Close Close

Life Health > Health Insurance > Your Practice

How Writing a Book Can Help Agents Stand out in a Shrinking Market

Your article was successfully shared with the contacts you provided.

Information is the lifeblood of any business. The insurance industry is no different. Customers either tune in or tune out based on the authenticity of the message. Sending a consistent and relevant message to consumers is critical in this modern world of mixed messages, but it can also be challenging.

The targeted market message is nothing new to agents, whether products are being sold online or in person. Leveraging the market requires new methods to attract new clients. Customers want to work with people they feel that they know and who really know them and their needs. They create a relationship based on a perceived feeling that they and their needs are understood and met.

Insurance is one of the only businesses selling an intangible service to clients based on what “might” happen. Insurance agents are entrepreneurial in nature and, as such, are seeking cutting-edge entrepreneurial endeavors that will lead them to the pinnacle of their profession. One great way is publishing a book to market an insurance agency.

Following is a quick “how to” on creating and marketing the book that can be used to market your expertise to a focused niche clientele.

Target your market
First, identify your niche topic. If, for example, you sell health insurance, you might focus on helping consumers understand what types of health plans would best suit their needs, concentrating on rates, deductibles, and possible exclusions. Choose a snappy title that hooks the reader — one that makes them pick up your book and look beyond the cover — and always conduct thorough research into your topic, no matter how much you think you know.

Next, make a good, thorough plan for your book. Create a detailed outline of each proposed chapter and its contents. The more planning and structuring that goes into the pre-writing, the easier it will be to write your book in the end. This also makes it easier to shift things around and try various layout designs until you find what works best. Be ordered but flexible and open to change. Often, you’ll find you do need to make some changes so the information is logically presented. Make sure to break the project down into realistic sections or you will drown.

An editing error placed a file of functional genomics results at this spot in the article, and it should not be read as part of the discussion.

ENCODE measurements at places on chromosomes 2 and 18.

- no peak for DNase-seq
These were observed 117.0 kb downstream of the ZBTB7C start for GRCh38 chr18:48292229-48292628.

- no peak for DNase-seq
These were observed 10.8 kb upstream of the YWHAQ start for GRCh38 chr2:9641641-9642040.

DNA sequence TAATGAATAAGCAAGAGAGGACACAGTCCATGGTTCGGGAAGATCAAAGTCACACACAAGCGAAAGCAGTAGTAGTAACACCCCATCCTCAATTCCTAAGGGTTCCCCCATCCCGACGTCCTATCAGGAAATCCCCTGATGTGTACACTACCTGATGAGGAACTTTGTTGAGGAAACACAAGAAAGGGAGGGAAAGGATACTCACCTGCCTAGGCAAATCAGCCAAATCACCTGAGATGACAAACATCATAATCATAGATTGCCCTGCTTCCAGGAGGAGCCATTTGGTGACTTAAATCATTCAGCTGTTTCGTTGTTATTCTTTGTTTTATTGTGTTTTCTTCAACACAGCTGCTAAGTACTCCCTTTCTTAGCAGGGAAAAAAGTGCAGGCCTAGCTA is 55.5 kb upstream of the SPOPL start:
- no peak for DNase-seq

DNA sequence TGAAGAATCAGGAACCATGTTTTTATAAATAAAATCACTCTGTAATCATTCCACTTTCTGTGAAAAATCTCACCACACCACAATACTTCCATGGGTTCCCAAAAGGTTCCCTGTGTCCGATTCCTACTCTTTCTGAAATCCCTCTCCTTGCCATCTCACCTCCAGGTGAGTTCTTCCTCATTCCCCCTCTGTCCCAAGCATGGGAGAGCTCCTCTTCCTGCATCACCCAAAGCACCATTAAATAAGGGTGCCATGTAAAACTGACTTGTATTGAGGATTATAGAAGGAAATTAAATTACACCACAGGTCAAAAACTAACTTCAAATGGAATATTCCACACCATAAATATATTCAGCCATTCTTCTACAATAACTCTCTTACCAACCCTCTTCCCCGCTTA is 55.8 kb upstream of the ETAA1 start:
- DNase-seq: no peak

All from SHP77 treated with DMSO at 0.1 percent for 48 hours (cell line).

Then, just sit down and write. Some prefer to not worry about grammar and spelling initially. Others prefer to lightly edit as they go. Do what works for you – but be careful that you don’t sound like a textbook. Even a business book should be entertaining. Show some personality — you want to show rather than tell. Nothing is worse than a book that is dry or preaches to the choir. Human interest sells, so use it. Interview real people and use direct quotes in the same way that dialogue spices up fiction.

The best length for a book of this type is 120 to 180 pages, so try to keep that in mind as a general goal. For each chapter, you should make three to four points that are important to that chapter’s theme, and make sure to include a vignette or story for every point. In other words: Every story makes a point, and for every point there’s a story. Before you begin, you may want to sit down and make a list of funny, odd, or unique stories you can relate to your business. Then, make a list of topic-related items you should cover in the book. Next, list the story topics you want to relate to each point. As you build the outline of points, sub-points (to be developed into content) and related stories, the chapters build bulk. That is how your experience, expertise, and unique story in the field comes out in order to position yourself as “someone who has been there.”

Publishing your book professionally
Hire a professional cover designer and not your aunt’s cousin who is in art school. Take the time to find a professional content editor and work with them diligently to craft your manuscript into a solid book. Hire a professional proofreader, and don’t forget to find a professional typesetter. Also, make sure to hire a printer with experience in short-run books.

Marketing your book to the right audience
Your book is a $3.50 lead generating tool. Commit to shipping out a minimum of three to five books per day to prospects. Your book will open many doors. It is also a great closer as it is a powerful tool to giving you a real edge. When somebody calls you and says, “I’ve read your book and would like to meet with you,” it makes all the hard work worth it.

To change the rules you need to get in the game. If you are tired of being just another professional, this is your opportunity to establish yourself as an authority in your field. Demonstrate your credibility. Drive more clients to your business. Cultivate a visible image. Create a plan which helps you be courageous, lead with deliberateness, and articulates your competitive edge. Publish the book you know will help you stand out from your competitors. Get published and watch your client base grow!

P. Shannon Evans is senior editor and publisher for Professional Advancement Seminars and Services Publishing Company Ltd. She can be reached at 800-738-1993 or [email protected].

3 Best Ways to Leverage Your Book

  • Use your book to secure as many speaking engagements as you can. In doing so, you will be able to successfully sell your expertise to hundreds of prospects every time you speak.
  • Use online marketing tools to get your message out to your audience. Create a professional Web site or blog with a point of purchase that gives the reader enough information about the book to actually make an informed purchase of it and your services.
  • Use your book to position yourself as an “industry expert.” Behind every book is a guru, and books give you instant credentials. Consumers will come looking for you when they need your help, resulting in unsolicited business.